Finally, my favorite days. I’ve written about them before: the days where it’s warm in the sun and cool in the shade. On and off I take my flannel shirt as I move across the yard beneath spotted shadows of spring-heavy trees. The ground went from washed out to tangled jungle in a mere handful of days, so I’m tending to her with my myriad of second-hand tools that clink and clank with rusted age. Yard work is my favorite work, especially on temperately blissful days like this one. Like the eager plants around me, I could swear every cell in my body is reaching for the sun.
Bodhi and Tee are playing donkey games in the yard while Bunny stands at the fence grooming the neighbor’s horse with her teeth. Around my legs, Ron Swanson the Rooster and Trixie the dog chase each other endlessly. This unlikely friendship is one that even the grumpiest of curmudgeons can’t help but smile about. I post about them often on my Instagram, if you’re a ‘grammer.
My last post was a dreary one in which I swore the storms were never going to end. It’s difficult to feel optimistic when the ground is continually washed away along with any real hope for stability and growth while the world around is a blur of colors that you can’t see through clearly even though you want to so badly. And indeed there is more rain in the forecast in the coming week.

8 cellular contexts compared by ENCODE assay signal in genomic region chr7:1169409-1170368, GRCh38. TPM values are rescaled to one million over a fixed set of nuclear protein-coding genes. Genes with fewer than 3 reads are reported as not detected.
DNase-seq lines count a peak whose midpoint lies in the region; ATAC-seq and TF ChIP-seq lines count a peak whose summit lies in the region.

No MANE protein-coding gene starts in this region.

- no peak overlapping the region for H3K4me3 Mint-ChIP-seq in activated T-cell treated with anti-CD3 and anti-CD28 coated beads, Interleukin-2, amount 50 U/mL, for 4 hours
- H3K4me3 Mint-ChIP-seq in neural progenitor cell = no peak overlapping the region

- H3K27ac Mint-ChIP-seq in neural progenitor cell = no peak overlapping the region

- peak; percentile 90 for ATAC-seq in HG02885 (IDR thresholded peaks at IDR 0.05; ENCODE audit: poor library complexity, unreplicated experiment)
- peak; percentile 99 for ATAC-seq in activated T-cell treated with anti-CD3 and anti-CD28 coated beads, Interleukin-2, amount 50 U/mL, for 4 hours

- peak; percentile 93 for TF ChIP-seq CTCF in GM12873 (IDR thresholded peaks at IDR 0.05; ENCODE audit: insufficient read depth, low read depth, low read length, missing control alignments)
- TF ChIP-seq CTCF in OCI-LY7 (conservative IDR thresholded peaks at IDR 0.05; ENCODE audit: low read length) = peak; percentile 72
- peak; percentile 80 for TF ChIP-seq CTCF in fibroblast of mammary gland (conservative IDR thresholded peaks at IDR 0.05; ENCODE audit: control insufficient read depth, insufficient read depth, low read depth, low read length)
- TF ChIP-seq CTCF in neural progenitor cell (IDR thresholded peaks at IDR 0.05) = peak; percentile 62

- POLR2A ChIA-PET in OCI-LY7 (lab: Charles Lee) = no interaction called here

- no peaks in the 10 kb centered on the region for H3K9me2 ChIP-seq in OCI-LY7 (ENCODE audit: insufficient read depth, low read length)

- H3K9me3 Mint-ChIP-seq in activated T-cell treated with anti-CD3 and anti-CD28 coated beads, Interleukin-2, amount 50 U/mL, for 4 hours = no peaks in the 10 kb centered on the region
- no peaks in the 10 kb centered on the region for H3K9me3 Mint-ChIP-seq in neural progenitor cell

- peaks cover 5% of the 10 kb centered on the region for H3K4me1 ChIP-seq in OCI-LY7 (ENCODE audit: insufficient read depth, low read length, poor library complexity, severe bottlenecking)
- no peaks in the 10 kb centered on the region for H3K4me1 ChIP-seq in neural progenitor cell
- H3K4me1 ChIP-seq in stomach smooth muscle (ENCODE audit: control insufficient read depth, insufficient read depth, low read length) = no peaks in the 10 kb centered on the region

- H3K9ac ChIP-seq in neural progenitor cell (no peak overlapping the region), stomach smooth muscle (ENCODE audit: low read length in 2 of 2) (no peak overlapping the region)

But as I stand outside among my funny family of seemingly sunshine-drunk animals and leaves that are practically unfolding before my eyes, I’m reminded that all of this is just an infinite series of small moments. One after another they come, an endless film strip that moves so quickly sometimes, it’s hard to tell what you’re looking at until it’s passed—images already fading softly in your memory.
The sun has dropped behind the trees now with only small bits of light shining through the holes between the leaves as a chill crawls along my arms. I untie the flannel shirt from around my waist and head towards the barn where the donkeys bray because sunset means dinner time and they know I’ll be there with their hay. I always will. I suppose those routines are roots in their own way.
As light slips down the barn walls, I take pause with my donkeys, stretching the fleeting moment as long as I can because with them, I am present. I am here. I am rooted so firmly that no amount of scatterbrained showers can wash me away. Day after day, the donkeys remind me of this. They hold down my kite string when the wind turns wild.
Like pulling eggs delicately from the chicken coop, I think the best we can do sometimes is pick up one moment at a time as they come, examine them, and tuck them carefully into our apron. Some of the eggs might be bad—it happens—but typically, as long as you’re handling them the right way, they’re going to be just fine.